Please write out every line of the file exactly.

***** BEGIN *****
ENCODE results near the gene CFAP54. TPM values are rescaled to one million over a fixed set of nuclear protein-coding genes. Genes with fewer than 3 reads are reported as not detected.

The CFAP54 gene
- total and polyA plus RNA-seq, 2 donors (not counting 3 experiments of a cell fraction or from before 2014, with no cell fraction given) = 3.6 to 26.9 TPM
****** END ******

ENCODE results near the gene CFAP54. TPM values are rescaled to one million over a fixed set of nuclear protein-coding genes. Genes with fewer than 3 reads are reported as not detected.

The CFAP54 gene
- total and polyA plus RNA-seq, 2 donors (not counting 3 experiments of a cell fraction or from before 2014, with no cell fraction given) = 3.6 to 26.9 TPM